Eye For Film >> Movies >> Rachels Don't Run (2021) Film Review
Rachels Don't Run
Reviewed by: Jennie Kermode
There’s a growing market for robotic companions, essentially sex dolls but equipped with AIs which mean they can also provide conversation. Although at present they cost more than the average person can afford, the general expectation is that prices will go down, quality will go up and they will become more commonplace. It’s not altogether clear whether Joanny Causse’s short (co-written with Steph Kwiatkowski) is set in the present day or in the near future, but it acts as a microcosm of the concerns which this trend inspires and the wider societal shift which is might represent – if, indeed, it isn’t simply a reflection of something which has always been there in human nature.
Leah (Sera Barbieri) is working alone, late at night, as a trouble-shooter, responding to calls from customers whose companions have problems of one sort or another. At this hour, the calls are sparse, so she spends her time listening in to the conversations that customers are having with their robots. (Both Google and Amazon have admitted that conversations with their voice apps are sometimes reviewed by human staff, though they insist this is rare.) In a moment of acute loneliness, she switches one of the robots to manual and begins talking, through it, to a customer whose conversation she feels she can relate to. In a different type of film, this might be the start of a romance, but what follows does not go the way Leah hoped.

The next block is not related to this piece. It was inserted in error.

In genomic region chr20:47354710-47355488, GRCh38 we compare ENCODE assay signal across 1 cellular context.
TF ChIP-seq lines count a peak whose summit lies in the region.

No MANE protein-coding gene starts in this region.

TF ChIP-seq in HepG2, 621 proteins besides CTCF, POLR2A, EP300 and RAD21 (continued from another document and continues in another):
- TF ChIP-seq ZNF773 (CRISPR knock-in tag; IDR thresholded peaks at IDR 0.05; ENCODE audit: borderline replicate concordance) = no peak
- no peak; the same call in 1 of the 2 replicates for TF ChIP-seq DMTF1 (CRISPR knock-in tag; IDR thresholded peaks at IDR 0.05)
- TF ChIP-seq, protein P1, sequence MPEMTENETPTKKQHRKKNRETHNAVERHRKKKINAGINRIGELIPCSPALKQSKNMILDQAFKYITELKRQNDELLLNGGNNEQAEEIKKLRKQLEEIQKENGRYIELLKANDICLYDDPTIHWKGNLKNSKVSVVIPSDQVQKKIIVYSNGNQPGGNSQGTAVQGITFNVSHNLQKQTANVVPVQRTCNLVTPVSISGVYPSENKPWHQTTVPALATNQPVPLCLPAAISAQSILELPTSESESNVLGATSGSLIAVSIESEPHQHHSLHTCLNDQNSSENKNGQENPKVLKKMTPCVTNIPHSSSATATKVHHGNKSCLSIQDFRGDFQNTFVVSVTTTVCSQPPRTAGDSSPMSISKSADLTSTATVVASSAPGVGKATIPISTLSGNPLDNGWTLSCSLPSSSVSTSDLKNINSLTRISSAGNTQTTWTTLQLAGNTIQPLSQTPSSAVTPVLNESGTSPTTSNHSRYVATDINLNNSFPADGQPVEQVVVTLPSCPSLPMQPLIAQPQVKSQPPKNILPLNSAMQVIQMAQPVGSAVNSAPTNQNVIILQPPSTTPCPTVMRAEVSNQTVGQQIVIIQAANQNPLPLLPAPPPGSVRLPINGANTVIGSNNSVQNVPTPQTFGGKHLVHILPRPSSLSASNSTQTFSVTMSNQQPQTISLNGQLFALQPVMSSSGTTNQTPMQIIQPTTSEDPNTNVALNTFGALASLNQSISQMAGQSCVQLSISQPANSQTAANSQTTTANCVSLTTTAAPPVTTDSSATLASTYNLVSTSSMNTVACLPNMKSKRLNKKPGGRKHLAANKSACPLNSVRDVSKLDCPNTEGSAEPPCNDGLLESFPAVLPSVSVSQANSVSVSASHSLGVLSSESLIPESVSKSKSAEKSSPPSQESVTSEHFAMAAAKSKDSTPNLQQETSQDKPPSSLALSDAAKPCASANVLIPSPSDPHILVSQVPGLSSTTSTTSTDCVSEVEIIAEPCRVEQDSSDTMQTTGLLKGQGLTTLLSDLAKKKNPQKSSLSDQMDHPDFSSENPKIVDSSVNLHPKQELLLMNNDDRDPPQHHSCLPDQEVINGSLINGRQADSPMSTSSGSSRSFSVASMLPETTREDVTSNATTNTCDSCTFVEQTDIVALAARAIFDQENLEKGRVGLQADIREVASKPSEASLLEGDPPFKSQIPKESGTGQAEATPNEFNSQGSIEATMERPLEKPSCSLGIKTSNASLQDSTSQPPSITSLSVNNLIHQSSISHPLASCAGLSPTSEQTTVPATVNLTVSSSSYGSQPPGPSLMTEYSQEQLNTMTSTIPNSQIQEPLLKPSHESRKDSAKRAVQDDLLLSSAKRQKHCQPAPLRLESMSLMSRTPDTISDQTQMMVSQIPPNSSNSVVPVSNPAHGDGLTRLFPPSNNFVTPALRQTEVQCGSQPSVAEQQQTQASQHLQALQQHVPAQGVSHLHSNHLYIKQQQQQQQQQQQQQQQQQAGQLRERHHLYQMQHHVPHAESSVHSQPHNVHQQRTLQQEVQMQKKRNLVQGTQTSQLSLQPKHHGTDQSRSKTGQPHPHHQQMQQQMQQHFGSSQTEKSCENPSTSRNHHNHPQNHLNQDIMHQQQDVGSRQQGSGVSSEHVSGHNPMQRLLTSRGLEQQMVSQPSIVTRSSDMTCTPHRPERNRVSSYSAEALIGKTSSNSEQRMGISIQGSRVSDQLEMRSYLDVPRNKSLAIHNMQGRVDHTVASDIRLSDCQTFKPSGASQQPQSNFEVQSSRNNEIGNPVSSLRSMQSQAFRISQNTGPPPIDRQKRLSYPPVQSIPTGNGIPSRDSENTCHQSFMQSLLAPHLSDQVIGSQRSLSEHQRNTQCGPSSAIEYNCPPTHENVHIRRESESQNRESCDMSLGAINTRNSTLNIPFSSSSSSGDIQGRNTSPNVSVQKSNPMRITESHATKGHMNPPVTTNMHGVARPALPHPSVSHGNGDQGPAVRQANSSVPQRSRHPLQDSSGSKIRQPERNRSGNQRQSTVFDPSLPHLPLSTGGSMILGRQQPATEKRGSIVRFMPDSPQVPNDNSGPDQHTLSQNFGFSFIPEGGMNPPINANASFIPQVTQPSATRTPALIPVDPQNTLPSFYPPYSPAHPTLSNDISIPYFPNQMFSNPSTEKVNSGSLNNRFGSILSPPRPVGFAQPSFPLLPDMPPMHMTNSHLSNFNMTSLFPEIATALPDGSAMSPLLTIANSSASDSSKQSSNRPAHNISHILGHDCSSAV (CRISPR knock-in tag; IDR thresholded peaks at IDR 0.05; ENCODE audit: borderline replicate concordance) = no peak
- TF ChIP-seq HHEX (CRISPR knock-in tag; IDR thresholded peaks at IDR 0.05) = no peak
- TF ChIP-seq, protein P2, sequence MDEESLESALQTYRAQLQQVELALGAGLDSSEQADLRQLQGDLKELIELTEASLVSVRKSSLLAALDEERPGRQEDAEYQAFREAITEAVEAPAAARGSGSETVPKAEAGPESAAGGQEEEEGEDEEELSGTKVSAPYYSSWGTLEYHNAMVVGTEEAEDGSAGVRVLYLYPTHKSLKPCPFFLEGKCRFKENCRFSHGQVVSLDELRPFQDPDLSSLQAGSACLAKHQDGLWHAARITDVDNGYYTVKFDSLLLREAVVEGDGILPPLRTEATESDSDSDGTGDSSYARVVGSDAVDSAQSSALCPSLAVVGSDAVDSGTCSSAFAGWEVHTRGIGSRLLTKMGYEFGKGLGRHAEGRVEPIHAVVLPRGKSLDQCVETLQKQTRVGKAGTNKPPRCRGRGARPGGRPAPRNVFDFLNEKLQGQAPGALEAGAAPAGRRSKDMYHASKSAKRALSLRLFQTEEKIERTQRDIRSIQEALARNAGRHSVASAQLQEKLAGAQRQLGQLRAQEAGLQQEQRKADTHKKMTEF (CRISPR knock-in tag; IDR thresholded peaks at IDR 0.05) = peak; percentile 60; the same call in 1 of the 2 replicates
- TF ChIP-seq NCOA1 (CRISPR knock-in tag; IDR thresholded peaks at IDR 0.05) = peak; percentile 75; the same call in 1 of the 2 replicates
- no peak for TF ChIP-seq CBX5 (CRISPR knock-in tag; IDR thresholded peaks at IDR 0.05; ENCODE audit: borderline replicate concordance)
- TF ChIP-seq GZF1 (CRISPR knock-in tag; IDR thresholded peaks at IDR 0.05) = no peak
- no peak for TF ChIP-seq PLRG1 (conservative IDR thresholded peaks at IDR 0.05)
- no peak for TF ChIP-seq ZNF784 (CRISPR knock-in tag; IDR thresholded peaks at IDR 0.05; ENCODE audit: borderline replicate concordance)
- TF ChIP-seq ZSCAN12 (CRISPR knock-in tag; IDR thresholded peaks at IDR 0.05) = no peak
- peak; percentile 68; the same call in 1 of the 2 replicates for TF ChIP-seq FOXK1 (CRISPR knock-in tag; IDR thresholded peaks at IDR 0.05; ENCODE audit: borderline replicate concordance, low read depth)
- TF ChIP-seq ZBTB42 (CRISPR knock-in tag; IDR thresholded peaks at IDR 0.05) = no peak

An unforgiving exploration of what some people do and don’t want from their partners, Rachels Don’t Run implies that it might actually be easier to get into or maintain a relationship if one isn’t human. There is some tentative criticism of long hours culture, manifest both in Leah’s loneliness and in a comment about what one might want to come home to after a long day. There is also a cutting awareness of the reductive attitudes to women which persist in our society, and of the harm they do. Holding it all together is a heartbreaking performance by Barbieri, whose face does the talking whilst her voice remains professional. Leah isn’t just a woman faced with the reality of a man’s desires – she’s a human being faced with the reality of a world which leaves precious little room for that.
Screening as part of Fantasia 2021, this brief and delicate film uses all of Barbieri’s communicative skill to ask us how sincere we really are about wanting to communicate with anybody.Reviewed on: 19 Aug 2021
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